MOSCOW (Reuters) - Russia’s Finance Minister Anton Siluanov called on Russian businesses on Friday to invest at home instead of abroad and said perceptions the government was seeking to “trick them” out of their profits were false.
Siluanov’s comments came a day after he met business representative Alexander Shokhin and other heads of companies to discuss ways of supporting Russian business.
“The relatively stable rouble has allowed business leaders to receive good earnings. That’s why we say: friends, please send these earnings in the direction of Russia’s economy,” Siluanov said on Friday.
“Don’t guzzle them away. Don’t invest them in whatever foreign assets. Spend them here.”
The minister said that he and Shokhin, a former deputy prime minister who now heads the Russian Union of Industrialists and Entrepreneurs, had discussed policies to create favorable conditions for business.
“For some reason, (business leaders) think we are trying to confiscate, to trick them, to take steps to take away their additional profits,” Siluanov said.
“That’s not the case at all. Quite the opposite.”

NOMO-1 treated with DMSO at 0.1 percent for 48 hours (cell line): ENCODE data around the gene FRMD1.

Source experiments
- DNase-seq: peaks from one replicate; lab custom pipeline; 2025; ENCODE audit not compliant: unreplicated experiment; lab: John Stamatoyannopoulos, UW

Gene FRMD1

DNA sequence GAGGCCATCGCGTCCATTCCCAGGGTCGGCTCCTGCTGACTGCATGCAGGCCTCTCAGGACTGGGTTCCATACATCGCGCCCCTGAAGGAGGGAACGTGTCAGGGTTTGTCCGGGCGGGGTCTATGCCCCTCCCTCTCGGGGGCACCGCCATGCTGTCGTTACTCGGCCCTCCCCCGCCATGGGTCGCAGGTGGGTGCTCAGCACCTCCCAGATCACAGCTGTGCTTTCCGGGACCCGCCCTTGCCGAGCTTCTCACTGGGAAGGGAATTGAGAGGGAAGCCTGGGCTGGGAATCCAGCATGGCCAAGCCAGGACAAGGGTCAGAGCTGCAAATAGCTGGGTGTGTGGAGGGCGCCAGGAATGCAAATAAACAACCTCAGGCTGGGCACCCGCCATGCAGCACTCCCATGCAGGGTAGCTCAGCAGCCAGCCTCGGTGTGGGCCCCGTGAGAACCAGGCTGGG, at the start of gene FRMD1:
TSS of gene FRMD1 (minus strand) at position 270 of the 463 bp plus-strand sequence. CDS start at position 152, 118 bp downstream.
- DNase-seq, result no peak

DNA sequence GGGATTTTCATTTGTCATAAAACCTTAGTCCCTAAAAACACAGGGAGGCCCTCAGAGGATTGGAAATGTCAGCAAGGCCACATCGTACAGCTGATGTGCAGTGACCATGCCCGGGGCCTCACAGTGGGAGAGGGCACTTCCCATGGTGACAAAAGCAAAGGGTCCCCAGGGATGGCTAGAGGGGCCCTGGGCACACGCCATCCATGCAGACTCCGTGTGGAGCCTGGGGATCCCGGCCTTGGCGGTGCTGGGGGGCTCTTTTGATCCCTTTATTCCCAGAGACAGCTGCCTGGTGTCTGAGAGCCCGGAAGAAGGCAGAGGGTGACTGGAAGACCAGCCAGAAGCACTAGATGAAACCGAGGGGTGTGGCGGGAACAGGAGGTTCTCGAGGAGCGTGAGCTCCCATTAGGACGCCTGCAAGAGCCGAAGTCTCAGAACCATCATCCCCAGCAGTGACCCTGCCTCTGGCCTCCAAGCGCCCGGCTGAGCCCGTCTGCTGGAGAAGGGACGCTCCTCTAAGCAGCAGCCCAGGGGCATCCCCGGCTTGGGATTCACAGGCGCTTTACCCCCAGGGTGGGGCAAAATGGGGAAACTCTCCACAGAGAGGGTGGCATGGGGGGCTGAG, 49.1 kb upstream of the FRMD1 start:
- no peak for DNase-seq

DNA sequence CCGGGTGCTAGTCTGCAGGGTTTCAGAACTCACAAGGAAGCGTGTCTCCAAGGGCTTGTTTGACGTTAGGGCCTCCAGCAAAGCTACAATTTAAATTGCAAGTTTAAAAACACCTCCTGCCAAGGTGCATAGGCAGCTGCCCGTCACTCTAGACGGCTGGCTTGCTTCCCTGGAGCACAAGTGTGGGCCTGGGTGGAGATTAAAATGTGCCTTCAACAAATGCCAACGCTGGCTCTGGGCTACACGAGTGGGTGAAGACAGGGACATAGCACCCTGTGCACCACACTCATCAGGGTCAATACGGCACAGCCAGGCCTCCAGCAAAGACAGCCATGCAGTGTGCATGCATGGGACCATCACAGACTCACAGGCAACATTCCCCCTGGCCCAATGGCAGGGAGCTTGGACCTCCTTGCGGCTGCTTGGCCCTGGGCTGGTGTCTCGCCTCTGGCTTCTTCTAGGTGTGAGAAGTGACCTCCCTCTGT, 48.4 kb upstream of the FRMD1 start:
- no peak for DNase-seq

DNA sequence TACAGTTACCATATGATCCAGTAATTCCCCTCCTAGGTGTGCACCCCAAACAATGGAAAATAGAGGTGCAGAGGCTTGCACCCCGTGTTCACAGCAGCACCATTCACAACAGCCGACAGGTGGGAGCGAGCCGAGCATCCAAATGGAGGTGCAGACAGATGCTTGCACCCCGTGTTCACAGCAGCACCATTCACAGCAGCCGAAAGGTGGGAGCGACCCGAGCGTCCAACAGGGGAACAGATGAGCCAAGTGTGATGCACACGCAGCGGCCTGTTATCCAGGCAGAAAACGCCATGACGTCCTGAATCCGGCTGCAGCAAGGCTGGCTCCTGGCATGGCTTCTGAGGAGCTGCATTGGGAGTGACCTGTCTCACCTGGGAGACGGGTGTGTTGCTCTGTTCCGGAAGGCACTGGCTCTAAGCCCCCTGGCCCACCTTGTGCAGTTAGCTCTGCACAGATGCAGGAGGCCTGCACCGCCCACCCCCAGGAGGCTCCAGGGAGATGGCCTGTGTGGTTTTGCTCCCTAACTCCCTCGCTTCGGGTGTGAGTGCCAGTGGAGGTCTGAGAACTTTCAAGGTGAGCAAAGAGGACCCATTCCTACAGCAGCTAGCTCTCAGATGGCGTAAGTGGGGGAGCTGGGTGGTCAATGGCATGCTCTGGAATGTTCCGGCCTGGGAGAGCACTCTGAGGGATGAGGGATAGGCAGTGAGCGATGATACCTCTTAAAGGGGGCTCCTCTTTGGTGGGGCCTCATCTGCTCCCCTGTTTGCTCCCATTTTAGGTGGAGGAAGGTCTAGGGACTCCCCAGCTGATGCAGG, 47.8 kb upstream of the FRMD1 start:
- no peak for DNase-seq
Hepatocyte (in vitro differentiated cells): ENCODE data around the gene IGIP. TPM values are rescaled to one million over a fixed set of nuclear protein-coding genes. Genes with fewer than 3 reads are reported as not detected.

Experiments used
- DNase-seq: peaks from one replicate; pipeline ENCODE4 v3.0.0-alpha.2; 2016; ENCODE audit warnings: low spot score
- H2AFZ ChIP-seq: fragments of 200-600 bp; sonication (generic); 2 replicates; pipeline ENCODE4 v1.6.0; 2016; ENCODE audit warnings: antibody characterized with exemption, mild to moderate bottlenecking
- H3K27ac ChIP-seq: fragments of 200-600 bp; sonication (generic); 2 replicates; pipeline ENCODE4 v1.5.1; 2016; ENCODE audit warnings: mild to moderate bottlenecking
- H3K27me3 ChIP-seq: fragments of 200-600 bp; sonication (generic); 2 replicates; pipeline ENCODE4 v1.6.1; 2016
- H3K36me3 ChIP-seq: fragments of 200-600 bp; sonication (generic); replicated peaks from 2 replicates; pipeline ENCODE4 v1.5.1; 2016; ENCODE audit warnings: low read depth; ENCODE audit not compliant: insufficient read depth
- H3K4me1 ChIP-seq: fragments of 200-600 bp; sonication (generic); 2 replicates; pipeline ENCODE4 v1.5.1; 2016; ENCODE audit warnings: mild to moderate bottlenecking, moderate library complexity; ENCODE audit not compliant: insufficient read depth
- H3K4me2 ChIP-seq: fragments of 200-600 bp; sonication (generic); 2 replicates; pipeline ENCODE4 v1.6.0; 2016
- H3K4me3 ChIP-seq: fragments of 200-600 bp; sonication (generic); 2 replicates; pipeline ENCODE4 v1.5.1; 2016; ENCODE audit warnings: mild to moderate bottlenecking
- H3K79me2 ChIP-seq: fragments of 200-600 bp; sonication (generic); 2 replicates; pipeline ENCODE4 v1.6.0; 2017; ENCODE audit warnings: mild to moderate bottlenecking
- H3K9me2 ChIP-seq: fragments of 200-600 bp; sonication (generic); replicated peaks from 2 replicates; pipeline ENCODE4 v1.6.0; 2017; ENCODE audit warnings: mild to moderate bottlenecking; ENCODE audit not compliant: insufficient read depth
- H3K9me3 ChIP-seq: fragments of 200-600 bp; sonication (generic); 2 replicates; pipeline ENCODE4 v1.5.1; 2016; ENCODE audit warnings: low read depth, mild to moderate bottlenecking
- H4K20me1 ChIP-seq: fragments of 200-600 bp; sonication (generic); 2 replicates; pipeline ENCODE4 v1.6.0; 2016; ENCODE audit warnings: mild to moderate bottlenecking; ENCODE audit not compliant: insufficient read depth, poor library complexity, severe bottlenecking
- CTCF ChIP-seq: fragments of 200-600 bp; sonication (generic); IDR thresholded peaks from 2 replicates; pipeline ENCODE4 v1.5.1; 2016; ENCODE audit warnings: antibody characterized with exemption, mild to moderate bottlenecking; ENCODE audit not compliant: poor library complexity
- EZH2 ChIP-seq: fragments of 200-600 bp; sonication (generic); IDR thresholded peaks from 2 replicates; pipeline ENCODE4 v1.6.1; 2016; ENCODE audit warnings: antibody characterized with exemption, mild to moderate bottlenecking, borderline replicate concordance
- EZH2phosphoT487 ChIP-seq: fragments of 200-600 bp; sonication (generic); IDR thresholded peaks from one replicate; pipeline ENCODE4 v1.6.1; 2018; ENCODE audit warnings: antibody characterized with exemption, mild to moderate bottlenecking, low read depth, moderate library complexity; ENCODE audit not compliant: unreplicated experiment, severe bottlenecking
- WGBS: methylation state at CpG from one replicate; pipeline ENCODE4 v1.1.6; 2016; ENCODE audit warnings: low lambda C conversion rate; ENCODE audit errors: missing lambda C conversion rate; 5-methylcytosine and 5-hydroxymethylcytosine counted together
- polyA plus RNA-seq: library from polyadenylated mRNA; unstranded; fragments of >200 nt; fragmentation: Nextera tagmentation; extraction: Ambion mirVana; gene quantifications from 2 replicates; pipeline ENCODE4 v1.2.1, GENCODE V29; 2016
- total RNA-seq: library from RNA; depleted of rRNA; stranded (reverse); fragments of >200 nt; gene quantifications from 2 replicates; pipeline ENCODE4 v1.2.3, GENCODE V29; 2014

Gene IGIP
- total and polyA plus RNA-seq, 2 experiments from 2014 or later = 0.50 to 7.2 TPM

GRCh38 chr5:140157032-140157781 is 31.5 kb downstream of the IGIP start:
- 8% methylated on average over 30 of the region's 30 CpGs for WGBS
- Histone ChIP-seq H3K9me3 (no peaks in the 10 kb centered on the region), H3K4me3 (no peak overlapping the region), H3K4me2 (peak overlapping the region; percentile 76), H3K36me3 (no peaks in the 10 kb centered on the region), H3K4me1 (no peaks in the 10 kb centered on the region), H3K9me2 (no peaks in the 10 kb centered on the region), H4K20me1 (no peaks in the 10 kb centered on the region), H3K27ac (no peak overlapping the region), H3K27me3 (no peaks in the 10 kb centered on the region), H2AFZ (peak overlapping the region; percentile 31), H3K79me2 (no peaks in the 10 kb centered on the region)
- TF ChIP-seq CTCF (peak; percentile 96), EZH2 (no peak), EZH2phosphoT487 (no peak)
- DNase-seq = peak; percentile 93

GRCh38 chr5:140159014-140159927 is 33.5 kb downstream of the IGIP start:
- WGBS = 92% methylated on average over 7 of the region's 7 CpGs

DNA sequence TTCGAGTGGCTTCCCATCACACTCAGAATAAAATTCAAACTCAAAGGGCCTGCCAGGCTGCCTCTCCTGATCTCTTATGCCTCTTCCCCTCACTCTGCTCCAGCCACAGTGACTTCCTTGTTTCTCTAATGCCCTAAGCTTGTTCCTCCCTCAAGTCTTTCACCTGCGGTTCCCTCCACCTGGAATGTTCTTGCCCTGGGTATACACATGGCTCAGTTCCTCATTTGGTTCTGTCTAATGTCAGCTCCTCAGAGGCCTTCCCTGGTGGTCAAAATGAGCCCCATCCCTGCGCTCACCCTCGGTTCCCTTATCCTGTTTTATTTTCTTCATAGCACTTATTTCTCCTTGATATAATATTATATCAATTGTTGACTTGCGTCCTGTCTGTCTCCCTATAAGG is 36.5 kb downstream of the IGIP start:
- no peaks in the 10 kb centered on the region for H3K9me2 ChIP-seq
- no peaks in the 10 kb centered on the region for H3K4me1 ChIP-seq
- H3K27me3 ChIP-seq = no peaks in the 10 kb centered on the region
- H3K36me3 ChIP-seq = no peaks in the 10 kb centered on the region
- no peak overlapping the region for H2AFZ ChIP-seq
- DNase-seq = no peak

Russian ministers and business leaders are in talks following a proposal by Kremlin aide Andrei Belousov to raise 500 billion rubles ($7.24 billion) a year for the stretched state budget from metals and mining firms.
His initial suggestion of a windfall tax on the firms, which the government says have profited from a weak rouble and strong commodity prices, triggered a sell-off in metal and mining shares and was opposed by Siluanov. In late August Belousov proposed instead that firms invest in social projects in Russia.
Russia needs extra budget revenue to meet economic goals set out by Putin when he began a new six-year term in the Kremlin in May. The government has already announced plans to raise value-added tax from 2019 and increase the retirement age.
Moscow has meanwhile adopted or proposed a number of measures to make it easier for Russian businesses to move their money home, including scrapping penalties on funds repatriated from abroad.
($1 = 69.1005 rubles)
Writing by Polina Ivanova; Editing by Catherine Evans